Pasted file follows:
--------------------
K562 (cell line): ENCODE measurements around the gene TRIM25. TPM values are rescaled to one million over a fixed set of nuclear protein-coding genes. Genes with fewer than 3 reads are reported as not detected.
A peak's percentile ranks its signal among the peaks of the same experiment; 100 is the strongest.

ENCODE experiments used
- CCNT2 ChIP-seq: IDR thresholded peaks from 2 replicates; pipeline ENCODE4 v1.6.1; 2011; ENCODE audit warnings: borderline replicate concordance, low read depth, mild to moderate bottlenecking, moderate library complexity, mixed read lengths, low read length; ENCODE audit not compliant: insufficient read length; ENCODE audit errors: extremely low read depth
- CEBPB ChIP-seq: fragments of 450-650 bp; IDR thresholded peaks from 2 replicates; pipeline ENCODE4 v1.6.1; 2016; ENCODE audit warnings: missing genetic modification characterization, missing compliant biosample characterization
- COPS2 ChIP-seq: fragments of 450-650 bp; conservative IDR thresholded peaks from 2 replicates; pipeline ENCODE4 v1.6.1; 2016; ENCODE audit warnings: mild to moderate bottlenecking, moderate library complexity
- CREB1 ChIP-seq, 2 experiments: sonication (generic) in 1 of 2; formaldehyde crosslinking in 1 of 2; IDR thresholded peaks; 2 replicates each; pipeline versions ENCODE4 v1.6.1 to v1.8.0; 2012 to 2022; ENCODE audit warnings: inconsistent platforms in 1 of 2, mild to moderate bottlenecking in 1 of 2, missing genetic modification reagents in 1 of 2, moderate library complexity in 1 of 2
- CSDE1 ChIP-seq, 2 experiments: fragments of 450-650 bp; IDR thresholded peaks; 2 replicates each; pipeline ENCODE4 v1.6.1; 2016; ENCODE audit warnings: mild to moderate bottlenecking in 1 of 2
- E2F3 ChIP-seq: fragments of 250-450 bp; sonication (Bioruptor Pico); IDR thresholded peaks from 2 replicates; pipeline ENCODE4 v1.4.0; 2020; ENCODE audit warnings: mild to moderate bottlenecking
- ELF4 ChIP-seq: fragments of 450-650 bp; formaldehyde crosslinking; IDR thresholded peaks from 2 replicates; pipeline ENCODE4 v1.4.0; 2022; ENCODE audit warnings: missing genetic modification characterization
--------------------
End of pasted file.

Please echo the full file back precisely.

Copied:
K562 (cell line): ENCODE measurements around the gene TRIM25. TPM values are rescaled to one million over a fixed set of nuclear protein-coding genes. Genes with fewer than 3 reads are reported as not detected.
A peak's percentile ranks its signal among the peaks of the same experiment; 100 is the strongest.

ENCODE experiments used
- CCNT2 ChIP-seq: IDR thresholded peaks from 2 replicates; pipeline ENCODE4 v1.6.1; 2011; ENCODE audit warnings: borderline replicate concordance, low read depth, mild to moderate bottlenecking, moderate library complexity, mixed read lengths, low read length; ENCODE audit not compliant: insufficient read length; ENCODE audit errors: extremely low read depth
- CEBPB ChIP-seq: fragments of 450-650 bp; IDR thresholded peaks from 2 replicates; pipeline ENCODE4 v1.6.1; 2016; ENCODE audit warnings: missing genetic modification characterization, missing compliant biosample characterization
- COPS2 ChIP-seq: fragments of 450-650 bp; conservative IDR thresholded peaks from 2 replicates; pipeline ENCODE4 v1.6.1; 2016; ENCODE audit warnings: mild to moderate bottlenecking, moderate library complexity
- CREB1 ChIP-seq, 2 experiments: sonication (generic) in 1 of 2; formaldehyde crosslinking in 1 of 2; IDR thresholded peaks; 2 replicates each; pipeline versions ENCODE4 v1.6.1 to v1.8.0; 2012 to 2022; ENCODE audit warnings: inconsistent platforms in 1 of 2, mild to moderate bottlenecking in 1 of 2, missing genetic modification reagents in 1 of 2, moderate library complexity in 1 of 2
- CSDE1 ChIP-seq, 2 experiments: fragments of 450-650 bp; IDR thresholded peaks; 2 replicates each; pipeline ENCODE4 v1.6.1; 2016; ENCODE audit warnings: mild to moderate bottlenecking in 1 of 2
- E2F3 ChIP-seq: fragments of 250-450 bp; sonication (Bioruptor Pico); IDR thresholded peaks from 2 replicates; pipeline ENCODE4 v1.4.0; 2020; ENCODE audit warnings: mild to moderate bottlenecking
- ELF4 ChIP-seq: fragments of 450-650 bp; formaldehyde crosslinking; IDR thresholded peaks from 2 replicates; pipeline ENCODE4 v1.4.0; 2022; ENCODE audit warnings: missing genetic modification characterization